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A Primitive of an Old Way: An Interview with Neo-Baroque Painter Edward Knippers

Bobby Maddex

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Edward Knippers is a world-renowned Neo-Baroque painter whose work has been exhibited widely throughout the United States, including one-man shows at Cheekwood in Nashville, the Virginia Museum in Richmond, and the National Gallery in Washington D.C. His invitational exhibitions include "Setting the Stage" at the Los Angeles County Museum, a four person show of installations, and "Anno Domini: Jesus through the Ages" at the Provincial Museum in Edmonton.

Knippers is perhaps best known for the controversy that his work has engendered. Painting most of his figures in the nude and with all manner of puss-encrusted sore, wound, and gash branding their battered bodies, the 58-year-old artist has seen, and on more than one occasion, his canvases slashed and defaced by vandals who took exception to such vivid depictions of the human form. His work has also been banned from several American museums, a circumstance that might lead one to believe that Knippers dabbles in subject matter of a most provocative and suspect nature. Nothing could be further from the truth. Indeed, this intelligent and gracious artist actually confines his work to exploring Biblical narratives, of all things. Here I talk with Knippers about faith, art, life, and reality.

How would you describe your paintings?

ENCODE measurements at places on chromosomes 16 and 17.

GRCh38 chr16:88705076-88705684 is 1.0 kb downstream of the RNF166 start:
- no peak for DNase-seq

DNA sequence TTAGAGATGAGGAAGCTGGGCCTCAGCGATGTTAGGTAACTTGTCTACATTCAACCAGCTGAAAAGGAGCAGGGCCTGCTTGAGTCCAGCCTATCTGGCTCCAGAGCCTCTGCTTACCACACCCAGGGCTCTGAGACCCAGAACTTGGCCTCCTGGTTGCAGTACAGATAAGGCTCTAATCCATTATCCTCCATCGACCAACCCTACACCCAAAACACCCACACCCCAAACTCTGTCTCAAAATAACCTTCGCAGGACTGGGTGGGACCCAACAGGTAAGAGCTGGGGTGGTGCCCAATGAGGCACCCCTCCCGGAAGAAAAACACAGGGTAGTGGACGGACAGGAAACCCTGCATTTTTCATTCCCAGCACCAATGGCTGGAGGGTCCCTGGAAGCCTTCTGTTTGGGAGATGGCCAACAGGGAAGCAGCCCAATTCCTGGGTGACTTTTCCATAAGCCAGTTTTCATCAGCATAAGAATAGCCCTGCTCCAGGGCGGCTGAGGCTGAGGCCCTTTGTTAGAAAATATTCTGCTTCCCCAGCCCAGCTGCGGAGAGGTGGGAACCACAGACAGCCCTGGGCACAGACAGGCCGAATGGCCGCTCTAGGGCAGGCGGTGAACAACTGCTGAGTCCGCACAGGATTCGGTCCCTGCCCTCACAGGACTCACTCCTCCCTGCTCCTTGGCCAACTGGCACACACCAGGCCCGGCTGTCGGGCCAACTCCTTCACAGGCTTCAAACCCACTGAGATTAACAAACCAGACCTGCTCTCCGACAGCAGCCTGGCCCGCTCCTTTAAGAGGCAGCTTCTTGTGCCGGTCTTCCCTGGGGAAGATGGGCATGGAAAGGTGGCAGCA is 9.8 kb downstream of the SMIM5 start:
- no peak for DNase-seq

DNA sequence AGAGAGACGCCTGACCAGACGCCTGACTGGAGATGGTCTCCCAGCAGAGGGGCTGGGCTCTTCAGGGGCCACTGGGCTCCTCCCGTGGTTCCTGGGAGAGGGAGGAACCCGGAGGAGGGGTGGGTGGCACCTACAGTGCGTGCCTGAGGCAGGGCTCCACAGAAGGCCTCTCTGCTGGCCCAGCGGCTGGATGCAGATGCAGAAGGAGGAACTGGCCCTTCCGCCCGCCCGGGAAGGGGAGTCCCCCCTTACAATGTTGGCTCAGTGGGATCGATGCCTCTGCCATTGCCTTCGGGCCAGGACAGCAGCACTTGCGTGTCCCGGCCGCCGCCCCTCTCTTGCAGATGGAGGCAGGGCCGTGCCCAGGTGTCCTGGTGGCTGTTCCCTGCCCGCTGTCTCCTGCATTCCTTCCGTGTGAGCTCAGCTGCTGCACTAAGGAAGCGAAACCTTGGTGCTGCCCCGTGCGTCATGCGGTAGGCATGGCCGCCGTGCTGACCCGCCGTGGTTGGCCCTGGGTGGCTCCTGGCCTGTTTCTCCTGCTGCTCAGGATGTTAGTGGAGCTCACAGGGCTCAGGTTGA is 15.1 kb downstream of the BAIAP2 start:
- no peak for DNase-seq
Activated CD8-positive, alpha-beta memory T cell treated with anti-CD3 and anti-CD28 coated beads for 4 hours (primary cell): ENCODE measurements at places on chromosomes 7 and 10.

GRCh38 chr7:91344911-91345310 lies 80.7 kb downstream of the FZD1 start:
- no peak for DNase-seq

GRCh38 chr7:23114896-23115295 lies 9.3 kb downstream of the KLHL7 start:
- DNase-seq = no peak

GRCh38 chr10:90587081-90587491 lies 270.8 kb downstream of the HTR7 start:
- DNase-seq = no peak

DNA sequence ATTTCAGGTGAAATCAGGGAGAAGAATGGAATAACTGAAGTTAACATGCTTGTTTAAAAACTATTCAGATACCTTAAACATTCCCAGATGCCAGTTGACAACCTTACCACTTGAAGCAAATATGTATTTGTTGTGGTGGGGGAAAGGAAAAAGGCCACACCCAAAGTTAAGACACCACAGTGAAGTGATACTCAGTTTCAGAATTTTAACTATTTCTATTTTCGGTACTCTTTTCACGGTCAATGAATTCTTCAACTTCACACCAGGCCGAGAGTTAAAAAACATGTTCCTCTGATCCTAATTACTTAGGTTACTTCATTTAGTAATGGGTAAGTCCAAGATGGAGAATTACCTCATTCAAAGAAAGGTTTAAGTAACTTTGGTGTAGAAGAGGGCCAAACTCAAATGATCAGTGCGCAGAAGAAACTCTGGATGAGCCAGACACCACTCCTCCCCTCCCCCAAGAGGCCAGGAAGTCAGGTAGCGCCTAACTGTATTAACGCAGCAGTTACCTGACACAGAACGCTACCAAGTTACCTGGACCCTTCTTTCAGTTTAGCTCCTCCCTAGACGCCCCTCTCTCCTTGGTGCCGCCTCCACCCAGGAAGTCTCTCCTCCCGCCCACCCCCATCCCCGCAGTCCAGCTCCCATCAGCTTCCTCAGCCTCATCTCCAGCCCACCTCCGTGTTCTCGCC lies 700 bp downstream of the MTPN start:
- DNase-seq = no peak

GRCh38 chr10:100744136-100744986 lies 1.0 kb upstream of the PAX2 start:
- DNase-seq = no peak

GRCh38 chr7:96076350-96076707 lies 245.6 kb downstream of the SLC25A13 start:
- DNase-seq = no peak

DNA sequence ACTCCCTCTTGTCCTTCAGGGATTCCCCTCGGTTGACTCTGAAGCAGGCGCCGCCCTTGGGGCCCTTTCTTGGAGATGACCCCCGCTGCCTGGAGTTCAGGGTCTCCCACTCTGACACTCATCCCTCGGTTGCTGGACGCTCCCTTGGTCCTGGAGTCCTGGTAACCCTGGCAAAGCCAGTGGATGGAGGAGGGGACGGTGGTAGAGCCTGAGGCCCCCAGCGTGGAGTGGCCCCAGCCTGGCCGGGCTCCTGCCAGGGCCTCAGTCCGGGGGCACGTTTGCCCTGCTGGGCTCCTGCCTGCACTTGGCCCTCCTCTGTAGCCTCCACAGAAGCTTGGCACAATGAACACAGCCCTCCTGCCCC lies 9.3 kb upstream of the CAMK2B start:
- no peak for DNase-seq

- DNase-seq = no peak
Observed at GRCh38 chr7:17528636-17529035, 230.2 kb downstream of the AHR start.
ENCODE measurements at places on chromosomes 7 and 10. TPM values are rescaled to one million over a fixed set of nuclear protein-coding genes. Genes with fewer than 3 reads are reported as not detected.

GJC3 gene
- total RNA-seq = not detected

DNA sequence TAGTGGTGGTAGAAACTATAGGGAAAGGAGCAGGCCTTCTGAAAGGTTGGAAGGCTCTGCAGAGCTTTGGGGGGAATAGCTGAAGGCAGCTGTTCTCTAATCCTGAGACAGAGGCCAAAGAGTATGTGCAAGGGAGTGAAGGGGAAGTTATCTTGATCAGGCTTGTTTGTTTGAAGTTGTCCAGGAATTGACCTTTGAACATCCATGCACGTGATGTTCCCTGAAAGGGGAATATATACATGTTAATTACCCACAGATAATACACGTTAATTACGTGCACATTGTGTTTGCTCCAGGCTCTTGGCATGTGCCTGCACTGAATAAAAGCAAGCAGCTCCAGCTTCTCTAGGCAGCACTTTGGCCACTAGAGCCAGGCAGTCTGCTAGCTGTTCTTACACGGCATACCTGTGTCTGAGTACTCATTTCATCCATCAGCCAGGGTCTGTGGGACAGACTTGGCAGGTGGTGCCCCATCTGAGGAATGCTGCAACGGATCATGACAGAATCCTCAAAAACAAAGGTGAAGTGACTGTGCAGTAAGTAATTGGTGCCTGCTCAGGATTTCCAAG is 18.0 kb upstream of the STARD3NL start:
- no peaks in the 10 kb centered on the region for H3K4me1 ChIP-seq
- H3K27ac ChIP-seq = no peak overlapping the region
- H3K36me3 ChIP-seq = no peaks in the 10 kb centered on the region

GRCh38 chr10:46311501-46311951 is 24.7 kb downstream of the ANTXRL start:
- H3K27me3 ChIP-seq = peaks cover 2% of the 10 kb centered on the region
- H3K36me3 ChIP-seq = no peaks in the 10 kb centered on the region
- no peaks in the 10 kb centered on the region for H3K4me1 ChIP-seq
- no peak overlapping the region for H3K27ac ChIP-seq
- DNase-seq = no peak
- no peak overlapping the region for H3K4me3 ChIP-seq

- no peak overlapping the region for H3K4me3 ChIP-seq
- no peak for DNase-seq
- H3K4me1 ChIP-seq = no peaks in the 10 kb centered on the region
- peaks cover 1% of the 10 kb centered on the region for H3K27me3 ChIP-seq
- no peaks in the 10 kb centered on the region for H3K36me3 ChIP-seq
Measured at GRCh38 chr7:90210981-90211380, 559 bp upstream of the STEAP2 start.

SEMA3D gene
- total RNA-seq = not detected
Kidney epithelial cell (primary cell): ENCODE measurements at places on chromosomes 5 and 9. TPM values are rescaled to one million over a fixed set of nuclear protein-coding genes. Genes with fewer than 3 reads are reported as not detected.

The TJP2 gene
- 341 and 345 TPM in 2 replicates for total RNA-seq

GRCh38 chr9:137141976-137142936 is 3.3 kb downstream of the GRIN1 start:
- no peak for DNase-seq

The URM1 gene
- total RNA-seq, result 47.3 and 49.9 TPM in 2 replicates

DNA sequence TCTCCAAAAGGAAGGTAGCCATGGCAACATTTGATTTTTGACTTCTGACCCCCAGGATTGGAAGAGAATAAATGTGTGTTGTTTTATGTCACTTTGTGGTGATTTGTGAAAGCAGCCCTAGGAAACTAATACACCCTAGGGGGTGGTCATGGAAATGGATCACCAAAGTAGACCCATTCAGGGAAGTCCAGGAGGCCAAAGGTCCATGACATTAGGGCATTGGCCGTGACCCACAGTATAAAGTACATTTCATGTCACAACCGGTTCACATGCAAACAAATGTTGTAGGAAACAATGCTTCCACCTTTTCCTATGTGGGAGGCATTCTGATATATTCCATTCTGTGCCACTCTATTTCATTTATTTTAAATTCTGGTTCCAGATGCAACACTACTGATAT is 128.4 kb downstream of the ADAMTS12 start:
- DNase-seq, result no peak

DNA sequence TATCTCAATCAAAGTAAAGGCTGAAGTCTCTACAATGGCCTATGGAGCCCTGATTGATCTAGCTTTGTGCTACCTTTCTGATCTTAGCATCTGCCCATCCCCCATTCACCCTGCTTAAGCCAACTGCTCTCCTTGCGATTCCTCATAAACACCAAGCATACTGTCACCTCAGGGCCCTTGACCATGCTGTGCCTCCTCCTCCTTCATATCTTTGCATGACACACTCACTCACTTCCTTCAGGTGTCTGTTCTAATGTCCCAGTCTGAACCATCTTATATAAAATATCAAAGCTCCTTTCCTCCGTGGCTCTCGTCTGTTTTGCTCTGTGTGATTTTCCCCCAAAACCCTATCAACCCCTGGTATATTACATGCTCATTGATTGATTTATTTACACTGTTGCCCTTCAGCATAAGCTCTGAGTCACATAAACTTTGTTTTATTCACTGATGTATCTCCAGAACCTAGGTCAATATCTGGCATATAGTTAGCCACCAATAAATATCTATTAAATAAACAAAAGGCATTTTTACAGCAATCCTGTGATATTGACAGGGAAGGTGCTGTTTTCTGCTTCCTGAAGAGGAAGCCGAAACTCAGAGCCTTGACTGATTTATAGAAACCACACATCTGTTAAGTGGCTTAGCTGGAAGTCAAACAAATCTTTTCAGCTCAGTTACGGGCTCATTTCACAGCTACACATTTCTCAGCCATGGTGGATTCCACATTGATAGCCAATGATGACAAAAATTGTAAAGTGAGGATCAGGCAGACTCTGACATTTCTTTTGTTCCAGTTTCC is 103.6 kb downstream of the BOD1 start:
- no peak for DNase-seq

Well, they're growing out of the Baroque tradition. And this is interesting because I was actually taught to dislike Baroque. For my generation, it was too emotional, unmannered, and strange. But once I decided to paint large figurative paintings, I couldn't get around the old Baroque masters. I hope that I'm continuing their tradition into our time. But I would also hope that my paintings are very twentieth century.

Your paintings are indeed passionate--to say the least--and graphic. Why?

A popular religious notion is that the more vague something is, the more spiritual. Hogwash. I think this [knocks on the toolbox on which he is sitting] is more spiritual than vagueness because it's real. God could have created the world in any way, but he chose to do it like this. Therefore, this [knocks again] tells us something about God. A cup on a table has more reality than all of our virtual states. It's wonderful--very human. But we're getting away from that and creating a virtual world. We've begun living in little rooms created by computers. We're afraid to be honest somehow. Perhaps painting can bring us back to the real world.

As for the graphic depiction, what do people expect to see? I could conceivably make them more graphic than they are. Part of art is knowing how far to push viewers so they are forced to deal with the art and are horrified in an appropriate way.

Read the entire article on the Crux Magazine website (new window will open).

Posted: 04-Aug-05

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